In my previous post I spoke of the obligation that the Apostle Peter laid on us husbands - to treat our wives as we would "a weaker vessel" (1 Peter 3:7). I mentioned that this phrase has caused much debate by members of both sexes. What I didn't mention was that the preceding passage - the one that speaks of wives' obligations - has also been a cause of controversy.
The whole passage goes like this:
"Likewise wives submitting to your own husbands, that if any of them are disobedient to the word, they may be won without a word, through the conduct of their wives, as they observe your pure conduct in fear Don't just make yourselves beautiful outwardly - doing your hair, wearing gold jewelry or pretty clothes. But let your beauty be the hidden person of the heart, in the unfading beauty of a gentle and quiet spirit, which is very precious in God's sight" (1 Peter 3:1-4).
"For this is the way the holy women who hoped in God in past times used to make themselves beautiful - by submitting to their own husbands - as Sarah obeyed Abraham, calling him lord, whose children you've become, by doing good and not getting scared by any fright" (3:5, 6).
Most of this exhortation is pretty straightforward and fits in with Peter's theme. His readers are addressed as "strangers and pilgrims." All through this little letter they are exhorted to, "Keep your conduct beautiful among the pagans" (2:12). This involves an attitude of submission in all human relationships In the present context - wives to husbands.
But it's verse 6 that causes us problems - that reference to Sarah and Abraham: She "obeyed" him, "calling him lord." While many have problems with submission, it is clearly a concept used throughout the New Testament. But obey, call him lord? Nowhere else in the New Testament are women told to do this.
We don't like that word. To submit is hard enough - to place oneself under the authority of another. That's also an instruction for all of us - male and female (Ephesians 5:21). But "obey"? Children are told to obey their parents (Ephesians 6:1). Slaves are told to obey their masters (Ephesians 6:5). There are, of course, many other situations where obedience is necessary. But isn't the husband/wife relationship egalitarian?
And she called him lord?
Interestingly, many women still promise to "love, honor and obey" in traditional wedding vows. Kate Middleton did so in her vows to Prince Andrew. I believe that Uni did when she said her vows to me (of course that was a loong time ago).
In fact, this verse has caused a bit of laughter in our marriage. Sometimes when we have a dispute and Uni sees that I am intransigent, she'll say (sarcastically I assume), "Yes, My Lord!" or refer to herself as "your obedient servant." Usually this helps us both to cool down. It seems we don't really take this passage very seriously.
So - what do we do with this passage? How should we understand it and how should we apply it? Well, the first thing we should notice is that Peter is not giving this as a command or even as advice. He is holding Sarah and Abraham as illustrations of the wife's submission.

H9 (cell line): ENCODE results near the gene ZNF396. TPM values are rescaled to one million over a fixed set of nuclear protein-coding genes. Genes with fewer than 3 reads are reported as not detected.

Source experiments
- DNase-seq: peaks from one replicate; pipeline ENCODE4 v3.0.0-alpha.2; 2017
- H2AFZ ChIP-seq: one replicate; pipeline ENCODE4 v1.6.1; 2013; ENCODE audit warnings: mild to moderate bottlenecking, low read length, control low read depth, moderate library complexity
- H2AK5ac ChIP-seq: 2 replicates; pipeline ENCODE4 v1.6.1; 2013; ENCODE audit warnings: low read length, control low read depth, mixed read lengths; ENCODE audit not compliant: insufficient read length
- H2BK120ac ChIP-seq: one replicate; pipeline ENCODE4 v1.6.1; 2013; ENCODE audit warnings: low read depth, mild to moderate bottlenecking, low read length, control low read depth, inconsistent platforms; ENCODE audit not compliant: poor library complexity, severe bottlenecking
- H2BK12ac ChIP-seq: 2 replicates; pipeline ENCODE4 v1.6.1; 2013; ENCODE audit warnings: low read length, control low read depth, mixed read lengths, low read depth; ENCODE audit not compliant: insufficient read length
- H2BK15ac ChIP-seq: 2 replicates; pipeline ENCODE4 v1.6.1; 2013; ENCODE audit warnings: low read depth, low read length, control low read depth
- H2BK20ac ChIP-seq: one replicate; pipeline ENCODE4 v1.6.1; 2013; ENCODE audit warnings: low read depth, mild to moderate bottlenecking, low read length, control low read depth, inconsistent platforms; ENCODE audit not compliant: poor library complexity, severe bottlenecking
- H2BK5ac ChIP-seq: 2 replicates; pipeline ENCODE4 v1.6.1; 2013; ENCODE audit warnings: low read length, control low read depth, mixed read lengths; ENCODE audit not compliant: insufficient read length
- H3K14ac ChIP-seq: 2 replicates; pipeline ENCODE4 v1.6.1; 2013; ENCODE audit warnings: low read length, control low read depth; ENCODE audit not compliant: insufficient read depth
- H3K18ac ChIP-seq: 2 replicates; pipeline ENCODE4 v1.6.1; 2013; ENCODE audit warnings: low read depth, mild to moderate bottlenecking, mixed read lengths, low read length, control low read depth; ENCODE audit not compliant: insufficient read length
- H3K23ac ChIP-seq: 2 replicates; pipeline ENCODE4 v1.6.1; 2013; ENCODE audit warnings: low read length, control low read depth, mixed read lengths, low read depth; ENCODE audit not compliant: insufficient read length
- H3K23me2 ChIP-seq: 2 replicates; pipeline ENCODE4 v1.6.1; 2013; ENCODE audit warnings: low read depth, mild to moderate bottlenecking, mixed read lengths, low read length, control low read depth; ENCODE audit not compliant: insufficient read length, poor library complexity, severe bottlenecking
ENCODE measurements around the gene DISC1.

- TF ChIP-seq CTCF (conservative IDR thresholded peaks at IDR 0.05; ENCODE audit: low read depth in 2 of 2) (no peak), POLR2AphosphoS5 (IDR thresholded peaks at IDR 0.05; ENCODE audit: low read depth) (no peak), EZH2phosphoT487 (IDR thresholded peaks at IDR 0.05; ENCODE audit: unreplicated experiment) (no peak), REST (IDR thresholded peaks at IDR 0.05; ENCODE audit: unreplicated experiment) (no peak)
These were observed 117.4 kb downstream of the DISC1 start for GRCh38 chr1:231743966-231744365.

I believe it would be a good idea to go back to the story of Abraham and Sarah in the Book of Genesis. Where do we find Sarah "obeying" Abraham? While I can't find the word "obey" in the Genesis story, we do find Sarah obeying Abraham in his bizarre scheme to lie to Pharaoh (Genesis 12:1-13) and to Abimelech the Philistine king (20:1, 2). Not exactly exemplary behavior! We also read where Abraham obeyed Sarah (he "listened to the voice of Sarah") when she urged him to have sex with the maid! (By the way, the same words are used of Adam in 3:17).
But there's only one place where Sarah calls Abraham "lord":
"And He (the LORD) said, 'I will surely return to you at this time next year, and see - Sarah your wife will have a son." And Sarah heard this at the tent entrance behind him. Now Abraham and Sarah were old, advanced in days, Sarah had ceased the way of women. And Sarah laughed to herself, saying, 'Now that I am old, will I have my pleasure? [This probably refers to becoming a mother, although the Good News Bible paraphrases it, "Now that I am old and worn out, can I still enjoy sex?"] And my lord is old too!" (Genesis 18:10-12)
"And the LORD said to Abraham, 'Why did Sarah laugh saying shall I really bear a child when I'm so old? Is anything too marvelous for the LORD? I will return to you at this time next year and Sarah will have a son!'' (18:13, 14).
"Sarah denied saying, 'I did not laugh!' because she was afraid. But He said, 'No! You did too laugh!'" (18:15)
This is not exactly a picture of the sweet submissive wife that a casual reading of Peter's letter might seem to imply. In fact, the story of Abraham and Sarah in Genesis is a story of a man and a woman in a stormy relationship as many of the marriage stories in the Bible are. These are real people, with real personalities that frequently had real conflicts.
So why on earth would the Apostle Peter use Sarah as an example? Surely the author of a segment of inspired Scripture must have known that the references he gave would have brought a smirk to the faces of any biblically literate readers.
Is it possible that Peter saw the irony here? I believe he was doing just that. Peter was a married man (the first Pope?!!). And if the traditional dating of this letter at about 63 A.D. is correct, then he had been married for over 30 years. In the Gospels (ca. 30 A.D.) we find that he had a mother-in-law (Mark 1:30). Paul mentions that Peter (Cephas) had a wife who accompanied him on his missionary travels (1 Corinthians 9:5; 56 A.D.). So Peter would undoubtedly have known what married life was like. Perhaps Mr. and Mrs. Peter had chuckled over the Abraham and Sarah stories and related them to their own stories as Uni and I do ours. And perhaps he mentioned Sarah's "obedience" to bring a little comic relief to his readers. Sometimes we just take ourselves too seriously.